On July 7, 41 new COVID-19 cases were reported by the DOH, 1 case from Hawaiʻi Island, 2 from Kauai, and the rest from Oʻahu. This is the state’s highest single-day increase since the beginning of the pandemic.
“It is the highest we’ve had, and it is concerning. However, as we re-opened our economy, we expected this. We are tracking this very closely and it is manageable right now. We have the ability to test people we need to test, and DOH has significantly increased the number of people available to trace the contacts of positive cases,” Gov. David Ige said.
While this surge in cases has sparked concerns regarding the further re-opening of tourism, businesses and facilities in Hawaiʻi, Ige says no future decisions have been made and will be made based upon collaboration with county mayors and other leaders.
“As we have done in the past, we will continue to make decisions based on the best available science and facts. We have not made any decisions yet and will let you know as soon as any changes are necessary,” Ige said.
DOH Director Dr. Bruce Anderson stated that none of the new cases are associated with clusters currently being investigated and that spikes in cases are expected. However, he said clusters that reported high infection rates were not practicing proper social distancing guidelines or wearing face masks.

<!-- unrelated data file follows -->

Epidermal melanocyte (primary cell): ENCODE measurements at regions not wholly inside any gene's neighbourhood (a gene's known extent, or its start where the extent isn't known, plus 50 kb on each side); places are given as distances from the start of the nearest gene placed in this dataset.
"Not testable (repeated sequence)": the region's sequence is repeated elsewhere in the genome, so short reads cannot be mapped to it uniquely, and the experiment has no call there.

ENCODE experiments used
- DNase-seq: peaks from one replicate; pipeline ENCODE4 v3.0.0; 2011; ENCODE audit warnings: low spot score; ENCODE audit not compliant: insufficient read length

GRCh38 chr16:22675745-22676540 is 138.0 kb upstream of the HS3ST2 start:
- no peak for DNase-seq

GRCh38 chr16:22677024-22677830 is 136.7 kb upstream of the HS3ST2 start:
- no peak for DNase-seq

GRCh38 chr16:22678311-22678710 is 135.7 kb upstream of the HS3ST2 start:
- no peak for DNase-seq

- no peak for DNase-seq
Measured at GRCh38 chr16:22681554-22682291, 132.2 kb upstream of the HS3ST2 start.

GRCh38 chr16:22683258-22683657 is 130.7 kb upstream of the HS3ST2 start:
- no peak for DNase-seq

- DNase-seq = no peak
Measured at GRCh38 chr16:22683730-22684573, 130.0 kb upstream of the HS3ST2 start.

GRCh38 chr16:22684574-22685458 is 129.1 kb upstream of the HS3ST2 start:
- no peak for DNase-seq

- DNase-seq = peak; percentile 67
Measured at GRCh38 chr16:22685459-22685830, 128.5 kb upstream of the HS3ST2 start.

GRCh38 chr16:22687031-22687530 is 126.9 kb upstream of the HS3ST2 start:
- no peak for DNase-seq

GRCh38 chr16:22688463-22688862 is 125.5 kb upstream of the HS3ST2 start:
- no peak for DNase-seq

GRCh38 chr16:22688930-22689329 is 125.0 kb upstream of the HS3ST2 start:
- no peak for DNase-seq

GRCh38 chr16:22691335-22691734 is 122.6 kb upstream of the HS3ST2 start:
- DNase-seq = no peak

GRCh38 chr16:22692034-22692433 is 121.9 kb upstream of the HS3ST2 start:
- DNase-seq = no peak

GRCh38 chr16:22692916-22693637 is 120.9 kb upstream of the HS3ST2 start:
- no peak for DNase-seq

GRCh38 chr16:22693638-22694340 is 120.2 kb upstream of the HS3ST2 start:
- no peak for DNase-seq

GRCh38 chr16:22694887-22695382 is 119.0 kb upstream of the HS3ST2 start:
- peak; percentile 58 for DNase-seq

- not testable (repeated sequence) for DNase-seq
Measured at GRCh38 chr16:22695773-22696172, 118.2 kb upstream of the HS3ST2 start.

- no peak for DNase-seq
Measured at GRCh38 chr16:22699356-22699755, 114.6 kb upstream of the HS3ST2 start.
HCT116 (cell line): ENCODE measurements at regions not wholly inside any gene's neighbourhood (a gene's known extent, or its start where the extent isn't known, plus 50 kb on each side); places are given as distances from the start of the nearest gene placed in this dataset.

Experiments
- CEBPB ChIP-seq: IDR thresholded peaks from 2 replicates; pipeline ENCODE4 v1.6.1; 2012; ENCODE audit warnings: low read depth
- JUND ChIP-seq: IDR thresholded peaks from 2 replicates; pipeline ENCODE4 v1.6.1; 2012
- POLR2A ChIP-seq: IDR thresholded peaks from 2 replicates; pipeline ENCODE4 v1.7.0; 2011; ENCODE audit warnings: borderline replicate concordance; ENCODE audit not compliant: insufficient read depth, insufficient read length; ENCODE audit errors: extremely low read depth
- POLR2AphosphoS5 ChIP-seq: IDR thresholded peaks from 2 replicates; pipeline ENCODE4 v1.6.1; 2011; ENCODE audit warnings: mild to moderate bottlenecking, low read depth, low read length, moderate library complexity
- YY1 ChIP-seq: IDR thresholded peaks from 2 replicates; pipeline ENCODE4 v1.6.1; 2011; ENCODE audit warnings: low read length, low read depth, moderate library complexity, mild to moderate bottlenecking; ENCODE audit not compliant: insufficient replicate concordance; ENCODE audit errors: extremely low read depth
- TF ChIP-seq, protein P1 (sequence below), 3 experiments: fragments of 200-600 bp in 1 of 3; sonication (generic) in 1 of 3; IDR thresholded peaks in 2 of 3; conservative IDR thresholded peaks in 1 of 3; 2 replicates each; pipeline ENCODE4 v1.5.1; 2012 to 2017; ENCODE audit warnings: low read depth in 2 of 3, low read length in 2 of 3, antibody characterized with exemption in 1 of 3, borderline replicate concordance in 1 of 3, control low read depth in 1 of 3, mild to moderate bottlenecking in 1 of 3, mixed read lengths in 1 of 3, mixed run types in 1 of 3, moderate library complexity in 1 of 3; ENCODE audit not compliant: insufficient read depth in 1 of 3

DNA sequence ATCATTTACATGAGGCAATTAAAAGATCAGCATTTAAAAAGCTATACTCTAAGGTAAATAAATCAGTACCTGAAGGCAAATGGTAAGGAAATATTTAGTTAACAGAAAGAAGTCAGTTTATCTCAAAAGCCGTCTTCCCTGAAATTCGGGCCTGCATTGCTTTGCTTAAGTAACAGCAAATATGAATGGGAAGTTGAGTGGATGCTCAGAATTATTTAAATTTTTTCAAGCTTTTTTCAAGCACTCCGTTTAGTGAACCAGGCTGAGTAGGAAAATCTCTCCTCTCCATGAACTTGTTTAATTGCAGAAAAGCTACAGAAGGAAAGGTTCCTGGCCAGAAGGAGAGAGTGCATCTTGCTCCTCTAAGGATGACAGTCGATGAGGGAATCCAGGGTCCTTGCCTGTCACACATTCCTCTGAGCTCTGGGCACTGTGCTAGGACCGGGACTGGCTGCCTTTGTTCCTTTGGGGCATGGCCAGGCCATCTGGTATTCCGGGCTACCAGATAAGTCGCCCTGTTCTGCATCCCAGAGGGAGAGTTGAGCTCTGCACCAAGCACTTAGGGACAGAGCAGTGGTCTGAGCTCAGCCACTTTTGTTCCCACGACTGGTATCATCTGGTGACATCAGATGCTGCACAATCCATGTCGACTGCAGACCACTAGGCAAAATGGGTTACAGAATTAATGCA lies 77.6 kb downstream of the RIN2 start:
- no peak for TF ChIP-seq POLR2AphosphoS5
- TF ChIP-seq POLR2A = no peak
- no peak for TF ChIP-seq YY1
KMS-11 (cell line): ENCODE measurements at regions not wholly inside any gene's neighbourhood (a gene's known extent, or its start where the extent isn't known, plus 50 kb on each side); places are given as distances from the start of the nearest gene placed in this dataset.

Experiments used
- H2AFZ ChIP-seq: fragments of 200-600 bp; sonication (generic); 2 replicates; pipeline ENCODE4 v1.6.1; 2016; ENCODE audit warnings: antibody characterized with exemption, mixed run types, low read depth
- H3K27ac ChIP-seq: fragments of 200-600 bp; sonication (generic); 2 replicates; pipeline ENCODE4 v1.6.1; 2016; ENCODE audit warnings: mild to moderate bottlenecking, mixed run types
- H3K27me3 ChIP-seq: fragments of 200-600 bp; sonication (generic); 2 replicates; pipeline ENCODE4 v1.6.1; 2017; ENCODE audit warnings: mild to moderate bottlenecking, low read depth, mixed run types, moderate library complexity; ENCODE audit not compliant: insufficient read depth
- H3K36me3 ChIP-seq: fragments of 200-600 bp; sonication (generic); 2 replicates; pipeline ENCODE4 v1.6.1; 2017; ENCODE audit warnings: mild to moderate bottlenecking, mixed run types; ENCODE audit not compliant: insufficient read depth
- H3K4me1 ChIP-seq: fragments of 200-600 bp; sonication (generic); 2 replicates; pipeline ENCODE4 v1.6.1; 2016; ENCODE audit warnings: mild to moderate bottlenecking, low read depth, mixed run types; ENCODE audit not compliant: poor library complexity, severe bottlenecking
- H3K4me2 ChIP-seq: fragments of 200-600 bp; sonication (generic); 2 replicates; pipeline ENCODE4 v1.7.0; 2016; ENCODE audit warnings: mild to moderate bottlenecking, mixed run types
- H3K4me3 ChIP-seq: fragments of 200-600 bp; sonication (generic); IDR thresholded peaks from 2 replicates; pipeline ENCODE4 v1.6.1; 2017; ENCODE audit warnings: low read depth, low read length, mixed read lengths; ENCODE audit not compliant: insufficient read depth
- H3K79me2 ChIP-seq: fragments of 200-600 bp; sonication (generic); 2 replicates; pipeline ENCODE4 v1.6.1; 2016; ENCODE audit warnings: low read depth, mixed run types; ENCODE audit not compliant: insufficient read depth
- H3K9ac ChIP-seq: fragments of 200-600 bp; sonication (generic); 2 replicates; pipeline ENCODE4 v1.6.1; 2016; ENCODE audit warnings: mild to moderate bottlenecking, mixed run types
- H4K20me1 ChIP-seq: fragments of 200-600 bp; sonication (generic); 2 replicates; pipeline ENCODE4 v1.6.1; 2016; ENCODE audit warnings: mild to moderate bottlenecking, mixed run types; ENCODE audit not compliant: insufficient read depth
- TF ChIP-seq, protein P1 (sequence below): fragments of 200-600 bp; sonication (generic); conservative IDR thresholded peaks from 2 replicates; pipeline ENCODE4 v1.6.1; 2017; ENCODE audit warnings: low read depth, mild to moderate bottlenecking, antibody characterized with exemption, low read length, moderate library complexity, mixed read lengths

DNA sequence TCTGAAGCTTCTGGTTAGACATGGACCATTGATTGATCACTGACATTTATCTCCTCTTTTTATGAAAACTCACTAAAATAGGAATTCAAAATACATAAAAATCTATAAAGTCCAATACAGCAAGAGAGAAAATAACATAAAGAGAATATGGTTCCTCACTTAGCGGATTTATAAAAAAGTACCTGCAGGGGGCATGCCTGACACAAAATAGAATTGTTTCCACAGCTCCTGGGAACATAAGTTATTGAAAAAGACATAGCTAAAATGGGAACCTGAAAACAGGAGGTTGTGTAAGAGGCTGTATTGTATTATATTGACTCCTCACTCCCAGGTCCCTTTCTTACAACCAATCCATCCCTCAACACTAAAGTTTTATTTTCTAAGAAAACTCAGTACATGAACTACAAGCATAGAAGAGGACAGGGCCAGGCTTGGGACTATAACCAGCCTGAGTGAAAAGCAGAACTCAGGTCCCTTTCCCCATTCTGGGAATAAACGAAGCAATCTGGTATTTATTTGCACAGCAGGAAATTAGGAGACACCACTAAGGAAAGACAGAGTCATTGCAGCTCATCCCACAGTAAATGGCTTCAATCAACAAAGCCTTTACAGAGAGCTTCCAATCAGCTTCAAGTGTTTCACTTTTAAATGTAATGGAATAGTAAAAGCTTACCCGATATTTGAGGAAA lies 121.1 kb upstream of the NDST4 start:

“Now more than ever it is critically important for everyone to wear a cloth face mask whenever outside of their home. Many of the clusters we have been investigating are associated with situations where a mask has not been worn or physical distancing was not exercised,” Anderson said.
The DOH is monitoring a cluster of cases associated with Hawaiian Airlines in which 13 of the reported cases are staff and 2 are close contacts of employees. A cluster of 9 cases was associated with a Honolulu gym which reported to have poor ventilation and insufficient physical distancing and another cluster of 17 cases was reported on Kauaʻi. Other clusters from food and hardware distributors were also reported.
Additionally, Senate President Ron Kouchi reported a staff member working in the State Capitol Senate office to have tested positive for COVID-19 over the weekend. All staff in the office were tested and reported negative for COVID-19.
To combat the recent surge, the DOH has hired more contact tracers. However, State Epidemiologist Dr. Sarah Park emphasizes that it is the disregard of safe practices that will allow the disease to continue to spread.
“This latest report shows COVID-19 is widely circulating in our community. The numbers today will likely continue, at least at this level, if people continue to disregard using their masks and physical distancing. While we have an increased number of staff at DOH and are in the process of hiring newly trained contact tracers, the community must adhere to safe practices - as no amount of contact tracing and testing will combat a respiratory pathogen alone,” Park said.